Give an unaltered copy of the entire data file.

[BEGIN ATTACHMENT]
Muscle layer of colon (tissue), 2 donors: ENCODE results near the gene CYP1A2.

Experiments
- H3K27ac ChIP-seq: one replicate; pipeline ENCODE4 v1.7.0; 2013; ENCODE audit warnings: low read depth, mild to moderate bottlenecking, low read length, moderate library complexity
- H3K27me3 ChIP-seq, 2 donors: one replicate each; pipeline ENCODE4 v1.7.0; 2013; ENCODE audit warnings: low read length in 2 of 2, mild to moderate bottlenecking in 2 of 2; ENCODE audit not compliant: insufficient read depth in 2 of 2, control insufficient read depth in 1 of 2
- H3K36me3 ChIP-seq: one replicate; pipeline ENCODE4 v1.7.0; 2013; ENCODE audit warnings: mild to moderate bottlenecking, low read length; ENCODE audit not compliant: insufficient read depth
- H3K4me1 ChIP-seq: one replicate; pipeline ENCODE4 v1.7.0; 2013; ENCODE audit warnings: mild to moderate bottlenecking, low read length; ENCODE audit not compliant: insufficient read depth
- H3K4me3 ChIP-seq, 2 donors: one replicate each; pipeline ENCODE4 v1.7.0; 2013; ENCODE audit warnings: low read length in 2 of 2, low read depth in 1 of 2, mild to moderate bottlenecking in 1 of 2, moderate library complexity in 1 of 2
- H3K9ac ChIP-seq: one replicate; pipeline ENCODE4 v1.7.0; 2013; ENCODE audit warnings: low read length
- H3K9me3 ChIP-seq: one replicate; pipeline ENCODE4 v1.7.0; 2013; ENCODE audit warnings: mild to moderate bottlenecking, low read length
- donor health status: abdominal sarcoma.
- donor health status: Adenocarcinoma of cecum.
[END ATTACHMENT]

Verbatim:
Muscle layer of colon (tissue), 2 donors: ENCODE results near the gene CYP1A2.

Experiments
- H3K27ac ChIP-seq: one replicate; pipeline ENCODE4 v1.7.0; 2013; ENCODE audit warnings: low read depth, mild to moderate bottlenecking, low read length, moderate library complexity
- H3K27me3 ChIP-seq, 2 donors: one replicate each; pipeline ENCODE4 v1.7.0; 2013; ENCODE audit warnings: low read length in 2 of 2, mild to moderate bottlenecking in 2 of 2; ENCODE audit not compliant: insufficient read depth in 2 of 2, control insufficient read depth in 1 of 2
- H3K36me3 ChIP-seq: one replicate; pipeline ENCODE4 v1.7.0; 2013; ENCODE audit warnings: mild to moderate bottlenecking, low read length; ENCODE audit not compliant: insufficient read depth
- H3K4me1 ChIP-seq: one replicate; pipeline ENCODE4 v1.7.0; 2013; ENCODE audit warnings: mild to moderate bottlenecking, low read length; ENCODE audit not compliant: insufficient read depth
- H3K4me3 ChIP-seq, 2 donors: one replicate each; pipeline ENCODE4 v1.7.0; 2013; ENCODE audit warnings: low read length in 2 of 2, low read depth in 1 of 2, mild to moderate bottlenecking in 1 of 2, moderate library complexity in 1 of 2
- H3K9ac ChIP-seq: one replicate; pipeline ENCODE4 v1.7.0; 2013; ENCODE audit warnings: low read length
- H3K9me3 ChIP-seq: one replicate; pipeline ENCODE4 v1.7.0; 2013; ENCODE audit warnings: mild to moderate bottlenecking, low read length
- donor health status: abdominal sarcoma.
- donor health status: Adenocarcinoma of cecum.